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What kind of clearance do I need to sing (not sample) the words (the hook) of another song to my original work?

Los Angeles, CA |

I want to sing the hook from another song in my song. Example: if I wanted to sing "We All Live in a Yellow Submarine, a Yellow Submarine, a Yellow Submarine - but the verses will be my original lyrics. I am not sampling. All music will be original.

Attorney Answers 3

Posted

So you are proposing a derivative work based on another works main lyrical stanza and using the music from that work. You need a license from the composer, which is done through the publisher. So you find the publisher and work a license to the music. ASCAP has the leading database from which to find publishers, called ACE and here is the link https://www.ascap.com/Home/ace-title-search/index.aspx In your example, you would find than one a couple of nobodies name John Winston Lennon and James Paul McCartney wrote the song and the Publisher is Northern Songs, Ltd. So Northern is who you would contact. It is clearly possible as ACE shows a half dozen other Yellow Submarine songs. Seems in your example you would not be the first to do the sort of thing you propose. You will want to employ the services of a good music lawyer for this. I would suggest you go to the Find A Lawyer tab here on Avvo and in the search window type Pamela Koslyn and then call her. She is located in Beverly, Hills that is. . . movie stars, fancy cars, . . .Good Luck.

I am not your lawyer and you are not my client. Free advice here is without recourse and any reliance thereupon is at your sole risk. This is done without compensation as a free public service. I am licensed in IL, MO, TX and I am a Reg. Pat. Atty. so advice in any other jurisdiction is strictly general advice and should be confirmed with an attorney licensed in that jurisdiction.

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Bruce E. Burdick

Bruce E. Burdick

Posted

typo "would find than one a couple"--->"would find that a couple" Also, do a little searching as the music industry has a lot of turnover in ownership of music catalogues. As you probably know, another nobody called the King of Pop bought much of the Beatles' inventory and later sold 50% to Sony/ATV while some of the songs are still owned by McCartney and Yoko Ono. Be sure you get the right owner.

Asker

Posted

Thank you Mr. Burdick. I referenced the Beatles song as an example. That is not the song we will be singing. To make it clearer, we are using our original music, not the music from that work. Its original music, original lyrics, just singing the chorus from another song in a part of our song. Thanks again for your assistance and recommendation. I will contact the attorney you recommended. Hope I dont have to sell an organ just meet with her (lol). Take care.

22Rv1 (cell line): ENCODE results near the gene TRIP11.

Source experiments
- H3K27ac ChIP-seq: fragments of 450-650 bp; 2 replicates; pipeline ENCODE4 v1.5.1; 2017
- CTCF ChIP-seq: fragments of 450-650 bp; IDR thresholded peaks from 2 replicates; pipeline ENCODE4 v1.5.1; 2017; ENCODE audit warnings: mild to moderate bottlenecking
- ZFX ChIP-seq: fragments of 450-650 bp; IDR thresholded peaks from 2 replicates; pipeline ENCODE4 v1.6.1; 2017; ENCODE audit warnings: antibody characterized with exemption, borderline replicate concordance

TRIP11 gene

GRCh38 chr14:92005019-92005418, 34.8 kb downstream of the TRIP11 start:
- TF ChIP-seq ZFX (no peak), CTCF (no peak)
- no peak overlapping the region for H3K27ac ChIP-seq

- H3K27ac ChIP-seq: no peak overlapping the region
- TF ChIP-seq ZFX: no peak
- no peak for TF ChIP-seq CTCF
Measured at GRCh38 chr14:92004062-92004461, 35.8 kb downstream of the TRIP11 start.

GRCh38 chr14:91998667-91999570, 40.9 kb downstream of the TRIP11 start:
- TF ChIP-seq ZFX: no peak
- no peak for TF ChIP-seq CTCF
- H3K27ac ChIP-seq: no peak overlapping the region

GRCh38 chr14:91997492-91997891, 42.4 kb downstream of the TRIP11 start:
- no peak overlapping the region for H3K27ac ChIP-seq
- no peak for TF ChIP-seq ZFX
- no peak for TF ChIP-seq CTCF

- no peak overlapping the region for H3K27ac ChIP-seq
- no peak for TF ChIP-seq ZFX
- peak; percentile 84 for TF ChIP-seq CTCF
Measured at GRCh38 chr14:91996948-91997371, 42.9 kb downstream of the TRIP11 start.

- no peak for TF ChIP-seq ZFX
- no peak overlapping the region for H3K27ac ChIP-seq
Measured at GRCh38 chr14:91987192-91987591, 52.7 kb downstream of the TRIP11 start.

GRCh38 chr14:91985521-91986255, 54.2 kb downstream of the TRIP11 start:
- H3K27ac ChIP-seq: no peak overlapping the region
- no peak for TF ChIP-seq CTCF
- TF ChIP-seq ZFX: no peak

Posted

I am not sampling. - yes you are, you are sampling lyrics from the composition.
All music will be original. - no, the lyrics are sampled from someone's composition.

Get a license from the original composer if you do not want to be sued. Consult with an attorney on your area on how to do that.

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Asker

Posted

Thank you for answering my question Mr. Schrafel. Interesting, I didnt know that singing or covering a song - or a portion of a song was referred to "sampling". Thanks for you assistance.

Posted

There are two (2) separate copyrights when dealing with music recordings. One is in the actual sound recording and the other copyright is in the musical composition. You secure these copyrights through master use licenses (sound recordings) and mechanical licenses (musical compositions). If you are not using any of the original sound recording, then you will not likely need a master use license. However, you will be sampling/copying original lyrics from the musical composition, and that is an infringement without permission or a valid defense. You probably have seen TV commercials where a company uses a house band or some unknown band to perform a well-known, popular song. In those instances, the company does not have to secure a master license to the original song, but it will require a mechanical license from the composition owners in order to have its hired band to perform the song. You can get a mechanical license directly from the copyright owner or from a company like the Harry Fox Agency (see attached link). Music law is a minefield full of potential hazards, so I would speak with an experienced music attorney before proceeding.

The foregoing response is provided for general informational purposes only and is not a solicitation for business. Please retain an attorney if you need specific legal advice. No attorney-client relationship is established until both you and me agree to establish one, and neither transmission of information herein, nor the receipt of such information, constitutes an agreement to establish an attorney-client relationship.

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Michael P Matesky II

Michael P Matesky II

Posted

I agree, but would just add that you may need a "synch" license in addition to a "mechanical" license if you intend to use the copied material in connection with any video (e.g., a music video, tv commercial, etc.).

Joseph Sampson Ford Jr

Joseph Sampson Ford Jr

Posted

Thanks for that addition. I did not see any mention of video use in the asker's question, but I used a video example in my answer, so I should have at least mentioned a synch license in that context.

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